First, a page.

Very Good. Norwalk, CT: The Easton Press, 1979. Collector's edition. Leather bound. 362 pp. Very good, with minor edge wear. Bound in full, gilt stamped, black leather; all edges gilt with silk moire endpapers.
Very Good. With illustrations. Second edition, revised and augmented (authorized edition). Octavo, bound in burgundy cloth with gilt lettering along the spine, top edge gilt. Fading along the spine, else very good. Some unopened pages. Binding is solid.; 688 pages.
Fritz Kredel. Near Fine in Good jacket. Signed by Illustrator(s) 4to. 362 pages. Limited Edition Signed Hardcover with glassine dust jacket in brown paper slipcover. DJ is toned at spine. DJ has 4 inch long and 1.5 inch wide tear at foot of spine. Number 1091 of 1500 sets. Text is clean and sound.
Very Good. Hardcover. c.1883. Green cloth, paper spine label, gilt edge. 8vo. 688pp. Very Good. Light general shelfwear, foot of spine lightly chipped, spine label darkened and lightly chipped, mild foxing to endpapers, pencil notes to rear endpaper.
Very Good- Cover bright and clean, with only minor wear at corners and top, bottom, and front edge of spine, and several minor scuffs throughout. Pages bright and clean, with some minor pencil markings, and original owner's inscription. Binding a little loose, but intact. Support an independent used bookstore in Minneapolis.; World's Famous Literature, complete in one volume; 705 pages.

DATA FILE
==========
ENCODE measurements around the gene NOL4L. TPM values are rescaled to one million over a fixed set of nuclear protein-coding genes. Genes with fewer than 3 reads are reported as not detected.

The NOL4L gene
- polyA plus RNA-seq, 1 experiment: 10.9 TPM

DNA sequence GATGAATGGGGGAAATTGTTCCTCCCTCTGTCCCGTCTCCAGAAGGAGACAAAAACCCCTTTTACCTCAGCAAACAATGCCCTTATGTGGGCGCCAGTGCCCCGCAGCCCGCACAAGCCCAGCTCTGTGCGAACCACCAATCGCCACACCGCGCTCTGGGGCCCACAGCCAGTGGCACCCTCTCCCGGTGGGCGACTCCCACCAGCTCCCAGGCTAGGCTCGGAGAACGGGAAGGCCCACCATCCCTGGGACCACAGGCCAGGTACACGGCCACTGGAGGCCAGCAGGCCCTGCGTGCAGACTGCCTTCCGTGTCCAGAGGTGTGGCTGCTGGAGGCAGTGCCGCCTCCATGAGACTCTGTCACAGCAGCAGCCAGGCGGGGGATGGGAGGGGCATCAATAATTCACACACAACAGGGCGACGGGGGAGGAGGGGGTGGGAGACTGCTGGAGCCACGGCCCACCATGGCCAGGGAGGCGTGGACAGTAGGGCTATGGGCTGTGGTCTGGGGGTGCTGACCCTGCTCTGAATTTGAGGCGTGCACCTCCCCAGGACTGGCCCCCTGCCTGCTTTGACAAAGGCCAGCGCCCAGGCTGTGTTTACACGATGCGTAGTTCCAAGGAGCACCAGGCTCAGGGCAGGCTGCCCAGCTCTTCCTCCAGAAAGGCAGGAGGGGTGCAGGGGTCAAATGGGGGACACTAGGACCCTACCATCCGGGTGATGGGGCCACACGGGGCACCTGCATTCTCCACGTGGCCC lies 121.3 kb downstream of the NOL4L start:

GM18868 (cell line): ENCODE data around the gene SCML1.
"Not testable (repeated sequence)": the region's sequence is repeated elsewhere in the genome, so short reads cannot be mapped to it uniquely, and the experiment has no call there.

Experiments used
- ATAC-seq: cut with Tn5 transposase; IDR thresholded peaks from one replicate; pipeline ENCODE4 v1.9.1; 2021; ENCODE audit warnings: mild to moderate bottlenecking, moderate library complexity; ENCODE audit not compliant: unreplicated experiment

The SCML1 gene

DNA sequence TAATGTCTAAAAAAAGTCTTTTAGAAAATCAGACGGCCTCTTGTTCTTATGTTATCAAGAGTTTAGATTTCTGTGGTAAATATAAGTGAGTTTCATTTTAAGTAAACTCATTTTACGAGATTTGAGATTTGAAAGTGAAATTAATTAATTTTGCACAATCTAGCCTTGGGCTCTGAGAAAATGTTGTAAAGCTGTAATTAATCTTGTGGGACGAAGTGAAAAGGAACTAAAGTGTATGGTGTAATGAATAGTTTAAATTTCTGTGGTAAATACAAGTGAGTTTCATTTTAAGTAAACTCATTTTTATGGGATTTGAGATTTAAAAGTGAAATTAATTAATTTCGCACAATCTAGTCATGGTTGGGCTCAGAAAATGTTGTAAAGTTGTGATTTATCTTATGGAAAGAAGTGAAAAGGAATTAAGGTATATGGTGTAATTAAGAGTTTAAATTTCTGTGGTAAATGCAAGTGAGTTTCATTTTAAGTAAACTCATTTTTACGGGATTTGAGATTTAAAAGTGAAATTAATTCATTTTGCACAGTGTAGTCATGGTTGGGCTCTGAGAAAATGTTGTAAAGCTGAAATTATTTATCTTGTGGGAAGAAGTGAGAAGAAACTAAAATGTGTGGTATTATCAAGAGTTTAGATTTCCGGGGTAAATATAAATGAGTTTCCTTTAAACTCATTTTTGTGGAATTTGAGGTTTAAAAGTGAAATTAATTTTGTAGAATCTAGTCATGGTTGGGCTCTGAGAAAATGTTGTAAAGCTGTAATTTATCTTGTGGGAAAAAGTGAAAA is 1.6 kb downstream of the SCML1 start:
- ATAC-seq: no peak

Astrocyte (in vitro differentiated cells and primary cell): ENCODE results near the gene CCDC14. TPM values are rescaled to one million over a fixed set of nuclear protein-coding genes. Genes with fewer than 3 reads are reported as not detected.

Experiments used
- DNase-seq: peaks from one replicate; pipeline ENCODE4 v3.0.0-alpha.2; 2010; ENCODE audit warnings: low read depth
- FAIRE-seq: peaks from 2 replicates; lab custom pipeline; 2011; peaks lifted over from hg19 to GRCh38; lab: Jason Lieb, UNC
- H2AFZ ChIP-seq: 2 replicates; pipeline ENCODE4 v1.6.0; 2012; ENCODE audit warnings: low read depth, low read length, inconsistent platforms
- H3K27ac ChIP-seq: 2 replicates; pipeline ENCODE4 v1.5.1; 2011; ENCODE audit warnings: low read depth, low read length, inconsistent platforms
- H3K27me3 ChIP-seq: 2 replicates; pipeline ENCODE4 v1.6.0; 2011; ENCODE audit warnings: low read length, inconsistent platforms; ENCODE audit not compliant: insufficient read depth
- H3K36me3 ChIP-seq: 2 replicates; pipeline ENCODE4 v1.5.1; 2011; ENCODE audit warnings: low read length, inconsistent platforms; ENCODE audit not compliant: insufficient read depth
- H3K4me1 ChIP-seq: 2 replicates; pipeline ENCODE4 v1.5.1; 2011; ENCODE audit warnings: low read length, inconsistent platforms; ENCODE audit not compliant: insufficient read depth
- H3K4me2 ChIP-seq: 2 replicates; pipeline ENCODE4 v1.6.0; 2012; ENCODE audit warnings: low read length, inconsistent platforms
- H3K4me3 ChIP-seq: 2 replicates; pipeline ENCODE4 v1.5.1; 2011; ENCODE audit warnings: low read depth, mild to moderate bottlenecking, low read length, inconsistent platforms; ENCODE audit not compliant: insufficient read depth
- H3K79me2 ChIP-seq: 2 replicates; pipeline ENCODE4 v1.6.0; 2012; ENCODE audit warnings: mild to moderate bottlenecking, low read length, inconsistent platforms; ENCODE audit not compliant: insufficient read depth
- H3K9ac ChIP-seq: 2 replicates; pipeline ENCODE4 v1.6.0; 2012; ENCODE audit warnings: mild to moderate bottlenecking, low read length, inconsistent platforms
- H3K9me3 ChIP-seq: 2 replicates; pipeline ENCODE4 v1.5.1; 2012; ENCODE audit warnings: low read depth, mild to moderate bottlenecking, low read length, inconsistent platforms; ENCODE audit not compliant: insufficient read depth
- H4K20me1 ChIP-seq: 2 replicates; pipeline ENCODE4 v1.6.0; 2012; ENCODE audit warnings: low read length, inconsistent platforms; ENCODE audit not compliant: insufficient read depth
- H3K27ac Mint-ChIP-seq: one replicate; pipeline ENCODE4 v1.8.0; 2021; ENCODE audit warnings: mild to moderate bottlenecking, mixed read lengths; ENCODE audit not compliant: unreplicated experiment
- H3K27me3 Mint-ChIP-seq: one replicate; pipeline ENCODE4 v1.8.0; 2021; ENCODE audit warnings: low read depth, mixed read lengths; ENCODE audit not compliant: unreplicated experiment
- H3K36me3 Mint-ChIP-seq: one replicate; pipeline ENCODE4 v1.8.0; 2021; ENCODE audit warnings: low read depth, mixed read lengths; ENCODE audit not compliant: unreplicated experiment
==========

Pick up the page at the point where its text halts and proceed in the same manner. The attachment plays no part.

Very Good. No Jacket. Darwin's second great book on evolutionary theory, first published in 1871. In 1874 he revised the work, and it was reprinted many times. This is a Very Good copy of a "New Edition, Revised and Augmented." No publication date, as was McKay's practice; Quercus dates it as later Victorian, approximately 1875-1890. No copies this edition in WorldCat. Green cloth binding, blindstamped on the front cover and spine; lettering in gilt and white. Clean text; 705 pages; gilt top-edge. Private library stamps on endpapers. Gutters starting but holding. Size: 8vo-over 7¾"-9¾" tall.
Darwin's Descent of Man is one of the great books of all time. If you haven't haven't read it (along with the Origin of Species), you haven't lived! In the first part of the work Darwin explores the evidence for humanity's descent from primate ancestors, and, deeper in time, from the vertebrate lineage. He also deals with questions such as the place of origin of humans (he assumes, correctly, Africa), and whether the human races are sufficiently distinct as to be different species (he dismisses this argument conclusively). The second part of the work is about sexual selection, those aspects of an organism that are not formed by natural selection (competition), but by the preferences of other members of the species in breeding choices. Darwin returns at the end of the book to humans, arguing that many features of humans are a result of sexual selection. Two qualities epitomise this work, firstly the vast erudition of the author and the subtleties of his argument. Secondly the evident affection and compassion with which Darwin viewed all living things. Who can forget, for example, his anecdote of the male dung beetle who appeared ?highly agitated? when his mate was removed, and the female dung-beetle, who when the male was removed, stopped still and refused to move at all!